200,000 endangered carp bred and released in Mekong

Vientiane, Lao PDR, 22nd Apr 2009

200,000 young fish that can grow to up to 70 kg in weight and over 1.65 metres in length were released into the Mekong today as part of a Lao/Thai breeding programme.

The endangered fish, Jullien's Golden Carp, or Probarbus jullieni, were bred in Thailand. The Lao and Thai governments, supported by the Mekong River Commission (MRC), have been co-operating as part of efforts to protect and preserve giant Mekong species.

The two countries have established "breeding stations" for the fish along the Mekong River in Loei, Nongkhai, Mukdaharn, Nakornphanom and Champassak, where large numbers of young fish (known as fingerlings) have been bred.

"Fish are extremely important in the diets of all those that live along the Mekong, providing more than 50 percent of annual protein," said Jeremy Bird, CEO of the MRC at an event to mark the fish release on the Lao side of the Mekong today. "To encourage conservation of this vital resource, we are stocking the river with fingerlings. Releasing fish into the river system will help conserve vulnerable Mekong species, with a view to maintaining aquatic biodiversity, and guaranteeing the availability of fish today and for future generations."

The initiative for the fish release originated in the Department of Fisheries in Thailand. It has also been promoted by the MRC supported Technical Advisory Body of Fisheries Management. The fisheries agencies of all four riparian countries have been working with the MRC in order to develop propagation techniques for indigenous fish species. Techniques for breeding Jullien's Golden Carp have been developed since 2000 and were tested at several locations in the basin. Fingerlings of the Mekong Giant Catfish, Pangasianodon gigas, or pa beuk have also been grown and released.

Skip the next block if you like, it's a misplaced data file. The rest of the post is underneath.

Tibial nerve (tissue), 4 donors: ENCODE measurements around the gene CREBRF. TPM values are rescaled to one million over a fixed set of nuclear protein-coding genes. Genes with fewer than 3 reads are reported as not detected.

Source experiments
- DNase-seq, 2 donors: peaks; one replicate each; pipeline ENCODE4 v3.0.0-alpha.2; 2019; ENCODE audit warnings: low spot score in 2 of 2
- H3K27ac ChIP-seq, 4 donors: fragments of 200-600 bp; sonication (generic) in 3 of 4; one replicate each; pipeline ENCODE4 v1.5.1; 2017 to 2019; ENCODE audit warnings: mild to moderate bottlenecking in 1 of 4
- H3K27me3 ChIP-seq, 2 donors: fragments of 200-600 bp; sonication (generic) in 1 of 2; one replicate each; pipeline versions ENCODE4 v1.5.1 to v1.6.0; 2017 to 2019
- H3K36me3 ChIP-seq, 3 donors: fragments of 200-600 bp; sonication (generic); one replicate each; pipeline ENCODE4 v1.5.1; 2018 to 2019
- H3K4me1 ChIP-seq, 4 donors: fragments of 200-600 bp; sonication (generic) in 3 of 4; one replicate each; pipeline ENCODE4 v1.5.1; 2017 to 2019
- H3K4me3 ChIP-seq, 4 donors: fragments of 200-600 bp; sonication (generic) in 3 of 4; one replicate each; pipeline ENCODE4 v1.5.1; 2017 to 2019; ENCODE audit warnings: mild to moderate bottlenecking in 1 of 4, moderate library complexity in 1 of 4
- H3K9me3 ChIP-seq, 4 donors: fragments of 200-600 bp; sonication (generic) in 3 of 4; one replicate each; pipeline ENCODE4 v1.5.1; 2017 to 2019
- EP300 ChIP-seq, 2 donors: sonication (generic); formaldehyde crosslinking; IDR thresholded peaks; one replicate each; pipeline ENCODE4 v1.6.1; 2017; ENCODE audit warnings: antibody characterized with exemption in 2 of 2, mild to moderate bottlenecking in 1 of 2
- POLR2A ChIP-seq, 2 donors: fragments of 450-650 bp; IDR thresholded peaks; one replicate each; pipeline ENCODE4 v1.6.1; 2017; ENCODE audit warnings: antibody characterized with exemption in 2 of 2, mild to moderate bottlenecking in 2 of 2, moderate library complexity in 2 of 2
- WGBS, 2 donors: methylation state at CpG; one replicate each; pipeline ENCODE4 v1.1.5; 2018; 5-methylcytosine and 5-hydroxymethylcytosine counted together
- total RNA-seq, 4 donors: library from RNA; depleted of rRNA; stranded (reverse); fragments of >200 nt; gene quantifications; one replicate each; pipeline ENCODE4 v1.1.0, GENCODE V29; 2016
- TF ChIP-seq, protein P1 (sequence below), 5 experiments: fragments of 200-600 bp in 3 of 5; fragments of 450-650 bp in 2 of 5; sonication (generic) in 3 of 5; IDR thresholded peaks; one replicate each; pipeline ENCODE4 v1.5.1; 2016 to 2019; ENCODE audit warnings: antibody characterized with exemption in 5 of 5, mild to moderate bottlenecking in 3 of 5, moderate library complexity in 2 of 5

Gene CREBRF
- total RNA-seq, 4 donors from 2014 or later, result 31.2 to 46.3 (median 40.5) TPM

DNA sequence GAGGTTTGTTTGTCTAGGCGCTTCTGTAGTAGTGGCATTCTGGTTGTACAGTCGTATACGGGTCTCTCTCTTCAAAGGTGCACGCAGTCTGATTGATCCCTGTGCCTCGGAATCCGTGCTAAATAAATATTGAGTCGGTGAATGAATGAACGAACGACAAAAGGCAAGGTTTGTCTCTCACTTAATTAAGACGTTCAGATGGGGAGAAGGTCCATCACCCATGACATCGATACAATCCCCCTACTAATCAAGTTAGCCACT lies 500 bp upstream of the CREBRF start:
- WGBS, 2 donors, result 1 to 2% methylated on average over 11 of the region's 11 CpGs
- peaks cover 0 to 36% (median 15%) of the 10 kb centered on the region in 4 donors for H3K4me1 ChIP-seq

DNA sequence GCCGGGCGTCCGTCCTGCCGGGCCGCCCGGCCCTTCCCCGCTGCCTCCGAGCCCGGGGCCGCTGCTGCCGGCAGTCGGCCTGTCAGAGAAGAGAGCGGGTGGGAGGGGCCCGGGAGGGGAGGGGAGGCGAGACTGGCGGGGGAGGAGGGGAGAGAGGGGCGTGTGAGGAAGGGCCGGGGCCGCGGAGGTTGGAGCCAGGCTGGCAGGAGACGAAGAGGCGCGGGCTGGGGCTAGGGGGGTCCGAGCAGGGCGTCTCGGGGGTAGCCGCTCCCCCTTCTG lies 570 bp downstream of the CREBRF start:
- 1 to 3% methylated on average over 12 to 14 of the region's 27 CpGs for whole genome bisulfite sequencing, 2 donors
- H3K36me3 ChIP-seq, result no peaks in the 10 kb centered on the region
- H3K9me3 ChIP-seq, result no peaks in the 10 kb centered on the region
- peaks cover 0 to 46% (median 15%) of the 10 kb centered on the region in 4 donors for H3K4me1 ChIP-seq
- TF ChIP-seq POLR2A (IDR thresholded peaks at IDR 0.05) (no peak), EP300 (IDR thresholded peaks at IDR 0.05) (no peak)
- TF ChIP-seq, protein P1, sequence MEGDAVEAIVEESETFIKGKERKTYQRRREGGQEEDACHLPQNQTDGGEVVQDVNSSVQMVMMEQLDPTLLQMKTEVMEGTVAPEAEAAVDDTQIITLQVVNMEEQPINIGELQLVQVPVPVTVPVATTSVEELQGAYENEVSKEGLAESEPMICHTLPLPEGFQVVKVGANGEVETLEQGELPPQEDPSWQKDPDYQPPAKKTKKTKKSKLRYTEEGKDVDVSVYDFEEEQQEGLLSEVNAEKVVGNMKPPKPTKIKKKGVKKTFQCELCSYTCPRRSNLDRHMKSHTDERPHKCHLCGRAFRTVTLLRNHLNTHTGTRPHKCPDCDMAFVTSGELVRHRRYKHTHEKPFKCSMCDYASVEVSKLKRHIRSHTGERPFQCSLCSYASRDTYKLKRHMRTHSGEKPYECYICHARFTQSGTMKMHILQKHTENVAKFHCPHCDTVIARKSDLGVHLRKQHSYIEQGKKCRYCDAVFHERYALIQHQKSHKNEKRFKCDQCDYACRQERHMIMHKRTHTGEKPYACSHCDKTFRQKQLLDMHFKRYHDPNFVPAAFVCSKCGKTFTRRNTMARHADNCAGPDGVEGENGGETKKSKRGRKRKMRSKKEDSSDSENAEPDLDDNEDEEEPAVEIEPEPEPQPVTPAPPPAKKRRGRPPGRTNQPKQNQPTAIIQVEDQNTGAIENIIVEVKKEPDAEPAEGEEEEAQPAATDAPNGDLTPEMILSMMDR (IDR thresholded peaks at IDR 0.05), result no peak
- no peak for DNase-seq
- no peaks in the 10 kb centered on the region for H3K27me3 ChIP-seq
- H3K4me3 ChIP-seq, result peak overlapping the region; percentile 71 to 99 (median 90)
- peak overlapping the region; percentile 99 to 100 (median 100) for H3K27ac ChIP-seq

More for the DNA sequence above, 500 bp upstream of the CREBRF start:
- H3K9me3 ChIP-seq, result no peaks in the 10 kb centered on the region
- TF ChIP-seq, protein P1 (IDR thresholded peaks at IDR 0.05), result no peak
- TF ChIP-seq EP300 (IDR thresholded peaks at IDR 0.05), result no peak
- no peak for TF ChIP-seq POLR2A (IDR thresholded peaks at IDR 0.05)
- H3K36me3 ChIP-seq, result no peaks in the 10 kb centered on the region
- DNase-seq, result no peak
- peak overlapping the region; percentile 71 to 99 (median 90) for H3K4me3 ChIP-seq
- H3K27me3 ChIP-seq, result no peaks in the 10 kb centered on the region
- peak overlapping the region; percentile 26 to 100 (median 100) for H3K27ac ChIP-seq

Jullien's Golden Carp is one of the largest fresh-water species in Southeast Asia. It migrates great distances up the Mekong to reproduce, with fish swimming from Kompong Cham in Cambodia to Chiang Khong in Thailand, and further up the Nam Ta in Laos to breed.

It is a popular fish for eating, sometimes consumed raw and commands a high market price.

But its popularity has an environmental toll – contributing directly to the low numbers of fish in the wild and prompting regional governments to classify it as an endangered species, with international trade banned.


Notes to Editors

Since 2000, the Technical Advisory Body has addressed the sustainable management and conservation of giant Mekong fish species, by studying the status of giant Mekong species, their ecology and management; developing conservation strategies – particularly for the most famous of the giant species, the Mekong Giant Catfish, Pangasianodon gigas, or pa beuk.

Three 'flagship species' have been identified. By giving publicity to these few key species, it is hoped that they can be used to leverage support for sustainable use of entire ecosystems and all species contained therein.

The 'flagship species' are: the Mekong Giant Catfish, the giant barb, and Jullien's Golden Carp, or Probarbus jullieni.

The MRC is the intergovernmental body responsible for cooperation on the sustainable management of the Mekong Basin whose members include Cambodia, Lao PDR, Thailand and Viet Nam. In dealing with these challenges, it looks across all sectors including sustaining fisheries, identifying opportunities for agriculture, maintaining the freedom of navigation, flood management and preserving important ecosystems. Superimposed on these are the future effects of more extreme floods, prolonged drought and sea level rise associated with climate change. In providing its advice, MRC aims to facilitate a broad range of dialogue among governments, the private sector and civil society on these challenges.

Photos available on request

For More Information

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Email: damian@mrcmekong.org

Mr Khy Lim, Communication Officer
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Email: khy@mrcmekong.org

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